This weekend I took a long walk through downtown San Diego. I strolled in the warm sunshine along the Embarcadero and up through Balboa Park. During the walk I enjoyed the performances of several entertaining and very talented street performers.
While watching, something noteworthy caught my attention. The amount of tips that street performers receive is not necessarily related to the quality of their act.
What seems most important is salesmanship.
At Seaport Village, I watched two very good magic acts. The first magician was also a mime; he performed his tricks silently and in a deadpan style, which I found very humorous. The second magician was vocal, hilarious and engaging. He addressed his audience directly.
When the silent mime concluded his act and bowed, people who were watching hesitated for a moment, then merely drifted away. No money went into the hat. They were all enjoying their walk, like me, and were off to see the next thing.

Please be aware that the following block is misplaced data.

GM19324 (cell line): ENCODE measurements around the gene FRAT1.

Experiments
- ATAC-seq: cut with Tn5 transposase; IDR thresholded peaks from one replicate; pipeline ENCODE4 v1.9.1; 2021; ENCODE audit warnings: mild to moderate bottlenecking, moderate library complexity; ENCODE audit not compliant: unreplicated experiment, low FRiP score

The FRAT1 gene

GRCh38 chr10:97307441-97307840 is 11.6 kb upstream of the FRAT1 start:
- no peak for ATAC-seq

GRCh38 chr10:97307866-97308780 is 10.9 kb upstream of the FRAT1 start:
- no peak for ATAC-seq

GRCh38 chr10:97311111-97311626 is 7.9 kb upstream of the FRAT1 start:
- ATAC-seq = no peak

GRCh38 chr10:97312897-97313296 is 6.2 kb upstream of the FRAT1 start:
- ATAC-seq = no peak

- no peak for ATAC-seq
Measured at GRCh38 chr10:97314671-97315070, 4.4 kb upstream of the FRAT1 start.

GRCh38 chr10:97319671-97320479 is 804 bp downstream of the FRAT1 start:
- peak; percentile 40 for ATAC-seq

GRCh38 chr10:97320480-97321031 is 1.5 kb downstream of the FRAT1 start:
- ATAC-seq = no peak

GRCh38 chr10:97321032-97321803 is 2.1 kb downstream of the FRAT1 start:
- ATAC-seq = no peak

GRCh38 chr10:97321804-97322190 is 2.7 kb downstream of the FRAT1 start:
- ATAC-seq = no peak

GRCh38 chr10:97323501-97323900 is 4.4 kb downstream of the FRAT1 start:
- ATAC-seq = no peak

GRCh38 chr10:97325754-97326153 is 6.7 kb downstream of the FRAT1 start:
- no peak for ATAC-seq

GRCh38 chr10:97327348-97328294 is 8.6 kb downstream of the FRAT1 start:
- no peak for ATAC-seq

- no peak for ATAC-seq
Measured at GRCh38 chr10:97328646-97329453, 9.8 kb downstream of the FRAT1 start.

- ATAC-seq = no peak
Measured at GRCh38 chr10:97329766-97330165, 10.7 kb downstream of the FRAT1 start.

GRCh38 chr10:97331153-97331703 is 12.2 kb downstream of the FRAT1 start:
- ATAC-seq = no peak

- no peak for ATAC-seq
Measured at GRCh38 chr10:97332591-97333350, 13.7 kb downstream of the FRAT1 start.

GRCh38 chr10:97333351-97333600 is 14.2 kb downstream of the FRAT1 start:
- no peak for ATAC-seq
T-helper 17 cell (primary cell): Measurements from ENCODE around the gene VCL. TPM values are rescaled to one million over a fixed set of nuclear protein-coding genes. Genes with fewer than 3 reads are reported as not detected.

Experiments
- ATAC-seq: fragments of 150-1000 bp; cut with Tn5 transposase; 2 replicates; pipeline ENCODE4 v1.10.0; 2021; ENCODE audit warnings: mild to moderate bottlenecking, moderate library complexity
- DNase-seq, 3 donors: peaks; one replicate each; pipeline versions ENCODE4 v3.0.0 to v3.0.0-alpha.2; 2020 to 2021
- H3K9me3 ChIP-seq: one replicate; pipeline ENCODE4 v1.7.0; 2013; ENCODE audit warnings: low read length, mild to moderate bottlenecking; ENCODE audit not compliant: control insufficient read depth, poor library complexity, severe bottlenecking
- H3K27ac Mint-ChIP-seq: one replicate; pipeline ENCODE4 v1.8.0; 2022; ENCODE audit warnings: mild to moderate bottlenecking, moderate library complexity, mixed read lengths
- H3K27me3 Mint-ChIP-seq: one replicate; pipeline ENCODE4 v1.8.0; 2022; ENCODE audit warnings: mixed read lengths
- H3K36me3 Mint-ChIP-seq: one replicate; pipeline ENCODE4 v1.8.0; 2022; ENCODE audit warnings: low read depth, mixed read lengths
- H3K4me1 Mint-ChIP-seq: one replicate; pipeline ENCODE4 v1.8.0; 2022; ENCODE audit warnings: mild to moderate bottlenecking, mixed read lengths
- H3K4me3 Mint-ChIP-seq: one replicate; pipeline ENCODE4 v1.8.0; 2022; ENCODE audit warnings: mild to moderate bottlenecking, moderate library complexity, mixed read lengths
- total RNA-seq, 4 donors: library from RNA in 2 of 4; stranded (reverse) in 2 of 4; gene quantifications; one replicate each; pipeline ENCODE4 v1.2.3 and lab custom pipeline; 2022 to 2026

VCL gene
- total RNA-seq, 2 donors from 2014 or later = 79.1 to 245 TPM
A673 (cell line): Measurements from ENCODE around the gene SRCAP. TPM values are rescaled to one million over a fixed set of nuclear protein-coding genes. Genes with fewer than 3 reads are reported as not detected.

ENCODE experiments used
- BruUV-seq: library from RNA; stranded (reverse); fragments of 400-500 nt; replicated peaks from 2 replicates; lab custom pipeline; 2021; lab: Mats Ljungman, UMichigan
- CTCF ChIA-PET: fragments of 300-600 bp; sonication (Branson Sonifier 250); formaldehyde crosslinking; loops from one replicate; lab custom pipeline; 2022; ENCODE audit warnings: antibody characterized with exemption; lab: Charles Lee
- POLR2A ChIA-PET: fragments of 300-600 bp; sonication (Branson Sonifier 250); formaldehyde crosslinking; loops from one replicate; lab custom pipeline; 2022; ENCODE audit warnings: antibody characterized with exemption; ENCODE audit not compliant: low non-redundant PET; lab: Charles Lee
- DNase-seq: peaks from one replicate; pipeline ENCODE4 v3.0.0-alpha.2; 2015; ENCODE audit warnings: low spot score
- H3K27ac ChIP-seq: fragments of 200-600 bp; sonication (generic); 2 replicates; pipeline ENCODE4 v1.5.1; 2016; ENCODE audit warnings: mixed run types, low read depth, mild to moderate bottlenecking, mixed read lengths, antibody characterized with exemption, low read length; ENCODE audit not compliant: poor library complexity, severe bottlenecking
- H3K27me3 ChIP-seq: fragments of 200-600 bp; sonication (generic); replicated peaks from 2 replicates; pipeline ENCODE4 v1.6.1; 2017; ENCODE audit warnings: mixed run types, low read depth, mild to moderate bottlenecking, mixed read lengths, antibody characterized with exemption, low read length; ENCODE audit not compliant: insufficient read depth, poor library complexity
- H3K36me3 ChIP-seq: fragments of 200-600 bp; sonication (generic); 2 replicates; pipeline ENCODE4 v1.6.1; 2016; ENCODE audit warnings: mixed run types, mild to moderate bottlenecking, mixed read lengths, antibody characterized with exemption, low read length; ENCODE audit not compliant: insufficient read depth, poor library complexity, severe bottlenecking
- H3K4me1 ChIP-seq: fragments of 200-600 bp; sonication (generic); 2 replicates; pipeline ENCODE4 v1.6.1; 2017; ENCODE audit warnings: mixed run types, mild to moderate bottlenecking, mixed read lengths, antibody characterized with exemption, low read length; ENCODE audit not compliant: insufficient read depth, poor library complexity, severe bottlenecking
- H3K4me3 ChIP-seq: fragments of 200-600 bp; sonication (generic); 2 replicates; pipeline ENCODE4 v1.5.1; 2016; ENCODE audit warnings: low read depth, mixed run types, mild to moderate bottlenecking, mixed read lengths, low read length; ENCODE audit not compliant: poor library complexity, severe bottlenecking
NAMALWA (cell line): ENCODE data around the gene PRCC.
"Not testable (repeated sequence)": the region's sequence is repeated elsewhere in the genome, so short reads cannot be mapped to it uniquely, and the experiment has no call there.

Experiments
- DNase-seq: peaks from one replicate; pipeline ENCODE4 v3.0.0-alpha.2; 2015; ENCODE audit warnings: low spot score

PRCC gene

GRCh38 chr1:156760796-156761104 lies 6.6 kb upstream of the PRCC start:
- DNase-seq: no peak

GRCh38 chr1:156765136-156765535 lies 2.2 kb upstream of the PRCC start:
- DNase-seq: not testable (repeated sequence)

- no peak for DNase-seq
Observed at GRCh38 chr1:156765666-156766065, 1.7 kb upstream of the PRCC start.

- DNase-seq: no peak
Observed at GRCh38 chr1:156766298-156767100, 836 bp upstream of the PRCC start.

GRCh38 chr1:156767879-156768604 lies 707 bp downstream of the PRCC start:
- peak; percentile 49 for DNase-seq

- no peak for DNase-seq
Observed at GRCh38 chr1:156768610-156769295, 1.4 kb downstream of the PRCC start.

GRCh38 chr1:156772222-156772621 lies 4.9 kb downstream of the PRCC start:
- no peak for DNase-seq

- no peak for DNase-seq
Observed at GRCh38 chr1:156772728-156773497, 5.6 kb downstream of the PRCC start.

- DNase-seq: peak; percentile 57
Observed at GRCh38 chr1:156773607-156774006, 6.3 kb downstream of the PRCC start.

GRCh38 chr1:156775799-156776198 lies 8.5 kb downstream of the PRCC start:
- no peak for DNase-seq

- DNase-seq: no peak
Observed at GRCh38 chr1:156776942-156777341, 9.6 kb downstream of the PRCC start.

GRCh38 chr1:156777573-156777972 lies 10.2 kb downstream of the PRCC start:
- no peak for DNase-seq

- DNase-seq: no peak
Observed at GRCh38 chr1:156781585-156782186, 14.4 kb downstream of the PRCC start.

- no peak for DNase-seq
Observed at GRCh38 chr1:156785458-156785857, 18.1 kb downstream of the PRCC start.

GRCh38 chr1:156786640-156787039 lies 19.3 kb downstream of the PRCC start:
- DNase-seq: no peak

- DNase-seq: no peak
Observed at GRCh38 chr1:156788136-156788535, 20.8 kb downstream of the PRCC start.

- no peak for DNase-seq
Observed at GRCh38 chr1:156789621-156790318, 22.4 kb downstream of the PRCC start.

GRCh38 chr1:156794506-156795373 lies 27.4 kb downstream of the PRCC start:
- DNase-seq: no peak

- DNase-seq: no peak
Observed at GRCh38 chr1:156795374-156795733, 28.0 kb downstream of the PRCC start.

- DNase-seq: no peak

When the second magician finished, he immediately addressed the audience. He made a personal, direct plea for tips. He asked to be rewarded. He pointed at his hat on the ground. People immediately responded and walked over to drop dollars in the hat.
This is an interesting phenomenon I’ve observed many times. When street performers make a direct appeal for money, they rake it in. Those who are more modest or quiet, don’t.
I’ve found this to be a practical lesson about human communication, effective business and marketing in general. To successfully market a service or product, you must make a direct and bold appeal. You cannot be shy. You cannot assume that busy people will stop and voluntarily do a thing that to you seems irresistible or obvious.
You must grab people’s attention. You must place the idea in their mind.
You must direct your potential customers to take action.